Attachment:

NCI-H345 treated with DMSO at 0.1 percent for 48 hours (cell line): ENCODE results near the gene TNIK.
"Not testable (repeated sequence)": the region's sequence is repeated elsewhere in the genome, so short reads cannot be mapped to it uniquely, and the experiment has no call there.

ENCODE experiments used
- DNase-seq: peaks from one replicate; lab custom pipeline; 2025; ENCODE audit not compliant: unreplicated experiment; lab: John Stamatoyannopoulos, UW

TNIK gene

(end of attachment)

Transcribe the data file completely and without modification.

NCI-H345 treated with DMSO at 0.1 percent for 48 hours (cell line): ENCODE results near the gene TNIK.
"Not testable (repeated sequence)": the region's sequence is repeated elsewhere in the genome, so short reads cannot be mapped to it uniquely, and the experiment has no call there.

ENCODE experiments used
- DNase-seq: peaks from one replicate; lab custom pipeline; 2025; ENCODE audit not compliant: unreplicated experiment; lab: John Stamatoyannopoulos, UW

TNIK gene